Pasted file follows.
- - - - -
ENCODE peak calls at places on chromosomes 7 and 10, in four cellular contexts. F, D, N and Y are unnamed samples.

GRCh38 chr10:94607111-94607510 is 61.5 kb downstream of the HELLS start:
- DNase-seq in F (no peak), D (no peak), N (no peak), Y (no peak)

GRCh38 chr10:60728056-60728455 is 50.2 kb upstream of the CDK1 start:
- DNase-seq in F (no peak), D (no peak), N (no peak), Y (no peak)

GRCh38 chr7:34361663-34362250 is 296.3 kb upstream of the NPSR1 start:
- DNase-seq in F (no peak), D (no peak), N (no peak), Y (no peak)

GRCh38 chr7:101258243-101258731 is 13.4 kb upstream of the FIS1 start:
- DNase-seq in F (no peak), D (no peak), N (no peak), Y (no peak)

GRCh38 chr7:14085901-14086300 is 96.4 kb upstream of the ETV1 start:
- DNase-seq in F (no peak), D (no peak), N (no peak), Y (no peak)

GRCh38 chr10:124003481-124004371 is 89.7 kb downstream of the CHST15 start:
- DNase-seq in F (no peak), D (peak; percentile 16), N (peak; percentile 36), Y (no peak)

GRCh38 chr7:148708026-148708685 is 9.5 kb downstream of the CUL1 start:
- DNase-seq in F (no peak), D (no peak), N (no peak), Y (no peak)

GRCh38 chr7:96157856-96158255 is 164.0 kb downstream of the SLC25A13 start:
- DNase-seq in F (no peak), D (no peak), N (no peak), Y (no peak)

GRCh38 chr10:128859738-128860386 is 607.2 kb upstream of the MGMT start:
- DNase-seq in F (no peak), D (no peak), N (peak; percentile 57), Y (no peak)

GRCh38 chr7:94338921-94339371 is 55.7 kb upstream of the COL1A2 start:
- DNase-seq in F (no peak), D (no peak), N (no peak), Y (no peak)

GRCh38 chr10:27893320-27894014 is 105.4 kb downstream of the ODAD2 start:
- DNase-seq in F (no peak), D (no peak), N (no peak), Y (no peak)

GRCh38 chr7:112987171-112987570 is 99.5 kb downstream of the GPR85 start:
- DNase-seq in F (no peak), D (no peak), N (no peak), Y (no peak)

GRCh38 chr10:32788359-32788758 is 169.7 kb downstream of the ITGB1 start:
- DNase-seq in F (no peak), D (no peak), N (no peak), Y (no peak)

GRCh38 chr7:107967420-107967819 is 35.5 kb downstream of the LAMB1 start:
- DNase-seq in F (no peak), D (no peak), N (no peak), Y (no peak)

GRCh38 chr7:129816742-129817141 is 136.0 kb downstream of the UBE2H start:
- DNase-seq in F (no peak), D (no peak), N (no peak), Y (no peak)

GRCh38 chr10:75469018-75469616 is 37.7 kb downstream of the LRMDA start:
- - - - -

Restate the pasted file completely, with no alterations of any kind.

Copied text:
ENCODE peak calls at places on chromosomes 7 and 10, in four cellular contexts. F, D, N and Y are unnamed samples.

GRCh38 chr10:94607111-94607510 is 61.5 kb downstream of the HELLS start:
- DNase-seq in F (no peak), D (no peak), N (no peak), Y (no peak)

GRCh38 chr10:60728056-60728455 is 50.2 kb upstream of the CDK1 start:
- DNase-seq in F (no peak), D (no peak), N (no peak), Y (no peak)

GRCh38 chr7:34361663-34362250 is 296.3 kb upstream of the NPSR1 start:
- DNase-seq in F (no peak), D (no peak), N (no peak), Y (no peak)

GRCh38 chr7:101258243-101258731 is 13.4 kb upstream of the FIS1 start:
- DNase-seq in F (no peak), D (no peak), N (no peak), Y (no peak)

GRCh38 chr7:14085901-14086300 is 96.4 kb upstream of the ETV1 start:
- DNase-seq in F (no peak), D (no peak), N (no peak), Y (no peak)

GRCh38 chr10:124003481-124004371 is 89.7 kb downstream of the CHST15 start:
- DNase-seq in F (no peak), D (peak; percentile 16), N (peak; percentile 36), Y (no peak)

GRCh38 chr7:148708026-148708685 is 9.5 kb downstream of the CUL1 start:
- DNase-seq in F (no peak), D (no peak), N (no peak), Y (no peak)

GRCh38 chr7:96157856-96158255 is 164.0 kb downstream of the SLC25A13 start:
- DNase-seq in F (no peak), D (no peak), N (no peak), Y (no peak)

GRCh38 chr10:128859738-128860386 is 607.2 kb upstream of the MGMT start:
- DNase-seq in F (no peak), D (no peak), N (peak; percentile 57), Y (no peak)

GRCh38 chr7:94338921-94339371 is 55.7 kb upstream of the COL1A2 start:
- DNase-seq in F (no peak), D (no peak), N (no peak), Y (no peak)

GRCh38 chr10:27893320-27894014 is 105.4 kb downstream of the ODAD2 start:
- DNase-seq in F (no peak), D (no peak), N (no peak), Y (no peak)

GRCh38 chr7:112987171-112987570 is 99.5 kb downstream of the GPR85 start:
- DNase-seq in F (no peak), D (no peak), N (no peak), Y (no peak)

GRCh38 chr10:32788359-32788758 is 169.7 kb downstream of the ITGB1 start:
- DNase-seq in F (no peak), D (no peak), N (no peak), Y (no peak)

GRCh38 chr7:107967420-107967819 is 35.5 kb downstream of the LAMB1 start:
- DNase-seq in F (no peak), D (no peak), N (no peak), Y (no peak)

GRCh38 chr7:129816742-129817141 is 136.0 kb downstream of the UBE2H start:
- DNase-seq in F (no peak), D (no peak), N (no peak), Y (no peak)

GRCh38 chr10:75469018-75469616 is 37.7 kb downstream of the LRMDA start: